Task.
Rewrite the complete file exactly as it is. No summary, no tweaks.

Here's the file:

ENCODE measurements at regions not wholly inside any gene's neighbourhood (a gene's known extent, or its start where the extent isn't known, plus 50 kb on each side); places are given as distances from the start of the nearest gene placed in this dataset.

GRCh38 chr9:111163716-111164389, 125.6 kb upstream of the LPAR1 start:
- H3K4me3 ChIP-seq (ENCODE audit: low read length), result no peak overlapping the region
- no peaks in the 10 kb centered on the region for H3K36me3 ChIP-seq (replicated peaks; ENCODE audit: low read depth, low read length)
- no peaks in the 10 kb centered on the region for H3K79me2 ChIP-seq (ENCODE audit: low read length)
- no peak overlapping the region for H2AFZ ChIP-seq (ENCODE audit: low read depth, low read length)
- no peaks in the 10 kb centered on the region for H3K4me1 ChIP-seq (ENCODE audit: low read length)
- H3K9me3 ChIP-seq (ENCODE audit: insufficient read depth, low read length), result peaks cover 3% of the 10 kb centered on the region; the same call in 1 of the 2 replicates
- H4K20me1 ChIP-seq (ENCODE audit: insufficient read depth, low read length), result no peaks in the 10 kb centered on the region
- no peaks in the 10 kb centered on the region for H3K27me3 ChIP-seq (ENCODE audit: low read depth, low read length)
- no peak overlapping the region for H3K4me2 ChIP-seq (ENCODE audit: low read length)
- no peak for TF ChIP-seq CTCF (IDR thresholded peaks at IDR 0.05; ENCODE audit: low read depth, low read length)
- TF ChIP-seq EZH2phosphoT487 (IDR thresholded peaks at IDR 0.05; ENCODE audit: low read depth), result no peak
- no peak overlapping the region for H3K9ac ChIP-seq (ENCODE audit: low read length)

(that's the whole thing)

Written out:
ENCODE measurements at regions not wholly inside any gene's neighbourhood (a gene's known extent, or its start where the extent isn't known, plus 50 kb on each side); places are given as distances from the start of the nearest gene placed in this dataset.

GRCh38 chr9:111163716-111164389, 125.6 kb upstream of the LPAR1 start:
- H3K4me3 ChIP-seq (ENCODE audit: low read length), result no peak overlapping the region
- no peaks in the 10 kb centered on the region for H3K36me3 ChIP-seq (replicated peaks; ENCODE audit: low read depth, low read length)
- no peaks in the 10 kb centered on the region for H3K79me2 ChIP-seq (ENCODE audit: low read length)
- no peak overlapping the region for H2AFZ ChIP-seq (ENCODE audit: low read depth, low read length)
- no peaks in the 10 kb centered on the region for H3K4me1 ChIP-seq (ENCODE audit: low read length)
- H3K9me3 ChIP-seq (ENCODE audit: insufficient read depth, low read length), result peaks cover 3% of the 10 kb centered on the region; the same call in 1 of the 2 replicates
- H4K20me1 ChIP-seq (ENCODE audit: insufficient read depth, low read length), result no peaks in the 10 kb centered on the region
- no peaks in the 10 kb centered on the region for H3K27me3 ChIP-seq (ENCODE audit: low read depth, low read length)
- no peak overlapping the region for H3K4me2 ChIP-seq (ENCODE audit: low read length)
- no peak for TF ChIP-seq CTCF (IDR thresholded peaks at IDR 0.05; ENCODE audit: low read depth, low read length)
- TF ChIP-seq EZH2phosphoT487 (IDR thresholded peaks at IDR 0.05; ENCODE audit: low read depth), result no peak
- no peak overlapping the region for H3K9ac ChIP-seq (ENCODE audit: low read length)